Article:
Flag Day at Independence Hall/Photo courtesy Stan Sarnocinski
Members of the Order presented the superintendent at Independence Hall with a photograph of President Harry S. Truman in 1949 signing legislation that earmarked June 14 as Flag Day. 

The Order has also donated flags to fly at Independence Hall and at Valley Forge National Historical Park for over 60 years, according to Sarnocinski.

At the conclusion of the ceremony members of an Army paratrooper squad parachuted with giant American Flags.
“That was so impressive,” Sarnocinski recalled.

Sarnocinski is known for displaying patriotism year round. As a member of the Patriotic Order Sons of America, Washington Camp 523 of Eagleville, he has taken part in numerous solemn ceremonies retiring hundreds of tattered and torn American flags. Many of the flags are collected at the county courthouse in a special flag drop-off box that Sarnocinski was instrumental in securing.

The Order also has sponsored flag retirement boxes at the following locations: Washington Memorial Chapel in Valley Forge National Historical Park; the Lower Salford Township building; Ace Hardware, Route 63, Harleysville; the 4-H Club along Route 113 in Creamery; the Lowe’s store on Egypt Road, Oaks; the Montgomery Township building along Stump Road in Montgomeryville; the American Legion Post 688, Route 30, in Wayne, Chester County; and at the organization’s state office along Route 61 in Leesport, Berks County.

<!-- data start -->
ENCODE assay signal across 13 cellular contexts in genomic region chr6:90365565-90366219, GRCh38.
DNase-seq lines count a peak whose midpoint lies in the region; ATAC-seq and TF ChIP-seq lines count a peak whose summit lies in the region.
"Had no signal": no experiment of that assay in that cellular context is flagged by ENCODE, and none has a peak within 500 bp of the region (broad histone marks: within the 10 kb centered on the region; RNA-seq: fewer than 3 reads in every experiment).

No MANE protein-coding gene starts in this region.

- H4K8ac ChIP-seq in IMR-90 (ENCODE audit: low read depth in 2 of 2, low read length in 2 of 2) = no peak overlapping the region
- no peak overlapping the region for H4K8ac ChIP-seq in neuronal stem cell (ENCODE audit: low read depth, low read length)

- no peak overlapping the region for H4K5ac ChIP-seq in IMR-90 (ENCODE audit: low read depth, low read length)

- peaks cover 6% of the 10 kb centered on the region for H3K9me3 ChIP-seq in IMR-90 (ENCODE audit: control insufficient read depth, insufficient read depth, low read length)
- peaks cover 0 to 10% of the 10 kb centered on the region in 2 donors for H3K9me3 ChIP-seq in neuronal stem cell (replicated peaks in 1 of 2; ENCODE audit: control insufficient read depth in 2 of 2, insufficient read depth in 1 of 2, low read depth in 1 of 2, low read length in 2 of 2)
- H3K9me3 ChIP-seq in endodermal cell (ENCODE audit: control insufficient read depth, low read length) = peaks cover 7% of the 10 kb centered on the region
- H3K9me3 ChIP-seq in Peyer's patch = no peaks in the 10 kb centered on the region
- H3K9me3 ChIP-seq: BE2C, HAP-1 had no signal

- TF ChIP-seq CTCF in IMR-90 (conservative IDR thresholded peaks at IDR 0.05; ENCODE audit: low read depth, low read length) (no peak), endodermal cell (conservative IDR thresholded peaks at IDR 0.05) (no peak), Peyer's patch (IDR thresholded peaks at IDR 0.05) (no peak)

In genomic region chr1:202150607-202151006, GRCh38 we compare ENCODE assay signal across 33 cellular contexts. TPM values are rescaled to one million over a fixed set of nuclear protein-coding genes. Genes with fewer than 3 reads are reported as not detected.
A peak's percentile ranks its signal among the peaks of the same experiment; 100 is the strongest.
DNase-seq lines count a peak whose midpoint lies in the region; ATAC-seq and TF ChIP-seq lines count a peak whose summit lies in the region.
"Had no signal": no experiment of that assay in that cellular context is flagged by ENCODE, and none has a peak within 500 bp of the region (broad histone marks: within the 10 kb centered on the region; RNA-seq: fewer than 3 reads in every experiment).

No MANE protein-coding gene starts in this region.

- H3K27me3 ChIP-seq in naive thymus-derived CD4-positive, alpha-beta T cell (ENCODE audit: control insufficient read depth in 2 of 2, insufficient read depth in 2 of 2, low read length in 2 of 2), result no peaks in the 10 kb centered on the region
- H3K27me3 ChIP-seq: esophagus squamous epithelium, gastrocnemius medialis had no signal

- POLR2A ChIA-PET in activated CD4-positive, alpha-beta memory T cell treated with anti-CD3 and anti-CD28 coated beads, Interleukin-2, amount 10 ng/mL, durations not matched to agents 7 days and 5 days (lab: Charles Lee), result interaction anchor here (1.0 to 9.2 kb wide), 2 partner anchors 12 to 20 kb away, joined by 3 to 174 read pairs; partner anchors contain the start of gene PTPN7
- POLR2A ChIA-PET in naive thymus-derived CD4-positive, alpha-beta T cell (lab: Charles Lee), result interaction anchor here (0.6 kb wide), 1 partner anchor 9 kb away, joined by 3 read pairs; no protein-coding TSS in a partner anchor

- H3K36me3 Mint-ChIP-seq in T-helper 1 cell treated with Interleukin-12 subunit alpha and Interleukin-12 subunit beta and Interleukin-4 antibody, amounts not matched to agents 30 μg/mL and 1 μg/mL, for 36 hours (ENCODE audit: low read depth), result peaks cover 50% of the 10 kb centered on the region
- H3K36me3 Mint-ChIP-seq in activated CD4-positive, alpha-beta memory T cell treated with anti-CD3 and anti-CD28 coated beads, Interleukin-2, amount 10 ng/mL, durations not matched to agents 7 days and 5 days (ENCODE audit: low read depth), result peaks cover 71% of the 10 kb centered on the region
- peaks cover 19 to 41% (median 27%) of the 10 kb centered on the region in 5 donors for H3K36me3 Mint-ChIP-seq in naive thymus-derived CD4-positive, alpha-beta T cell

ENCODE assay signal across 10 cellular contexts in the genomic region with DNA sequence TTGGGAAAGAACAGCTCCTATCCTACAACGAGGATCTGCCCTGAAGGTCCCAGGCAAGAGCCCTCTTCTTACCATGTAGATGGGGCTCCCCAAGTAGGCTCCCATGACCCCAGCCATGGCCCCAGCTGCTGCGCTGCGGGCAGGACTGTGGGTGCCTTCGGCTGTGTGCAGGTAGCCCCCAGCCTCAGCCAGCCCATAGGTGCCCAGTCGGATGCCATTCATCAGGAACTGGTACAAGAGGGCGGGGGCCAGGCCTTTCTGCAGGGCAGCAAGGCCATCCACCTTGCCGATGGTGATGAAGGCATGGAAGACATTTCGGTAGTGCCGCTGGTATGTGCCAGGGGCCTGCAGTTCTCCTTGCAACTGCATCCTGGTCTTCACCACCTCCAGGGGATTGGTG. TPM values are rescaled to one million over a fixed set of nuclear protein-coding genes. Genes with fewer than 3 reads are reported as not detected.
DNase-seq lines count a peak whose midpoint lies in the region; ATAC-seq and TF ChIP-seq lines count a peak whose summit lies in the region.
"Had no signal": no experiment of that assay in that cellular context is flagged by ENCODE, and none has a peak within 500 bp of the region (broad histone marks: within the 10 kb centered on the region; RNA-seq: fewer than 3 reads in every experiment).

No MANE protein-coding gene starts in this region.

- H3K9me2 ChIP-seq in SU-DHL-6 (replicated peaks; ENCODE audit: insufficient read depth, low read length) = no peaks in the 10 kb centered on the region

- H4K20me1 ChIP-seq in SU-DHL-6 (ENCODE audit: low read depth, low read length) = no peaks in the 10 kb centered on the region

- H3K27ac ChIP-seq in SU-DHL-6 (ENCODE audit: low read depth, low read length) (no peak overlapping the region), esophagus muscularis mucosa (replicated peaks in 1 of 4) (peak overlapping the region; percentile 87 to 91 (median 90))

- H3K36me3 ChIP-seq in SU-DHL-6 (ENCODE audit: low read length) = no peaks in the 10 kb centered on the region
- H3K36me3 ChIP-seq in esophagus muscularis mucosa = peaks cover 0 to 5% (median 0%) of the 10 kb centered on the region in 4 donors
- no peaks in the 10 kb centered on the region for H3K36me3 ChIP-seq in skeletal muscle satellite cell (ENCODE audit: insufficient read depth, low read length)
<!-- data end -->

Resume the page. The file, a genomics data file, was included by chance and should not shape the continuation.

Stan Sarnocinski Jr. collecting retired flags/ Mercury Photo by Carl Hessler Jr.

I salute you, Stan, for participating in these very patriotic events!

Wednesday, June 1, 2016

Sometimes Jurors Bring The Drama to a Courtroom

One thing I have learned after covering courts for more than two decades, jurors are unpredictable and many times they bring their own drama to a courtroom or present unusual requests.

During the trial of a Norristown pastor who was accused of sexually assaulting a 12-year-old girl, there were moments of tension as the defendant’s supporters and the victim’s family lined the hallways waiting for a verdict. 

When word of a verdict came, everyone piled into Judge Gary Silow’s courtroom, anxious for the announcement.

There’s no more intense time in a courtroom than those moments when everyone is assembling to learn of a verdict, moments filled with an eerie silence. It’s the most nerve-wracking time of a trial.

However, on this particular occasion the drama was suddenly heightened when one of the jurors fainted on his way into the courtroom to announce the verdict. His fellow jurors, those who had already entered the courtroom and had taken their seats, had worried looks on their faces as sheriff’s deputies jumped into action to attend to the ill juror.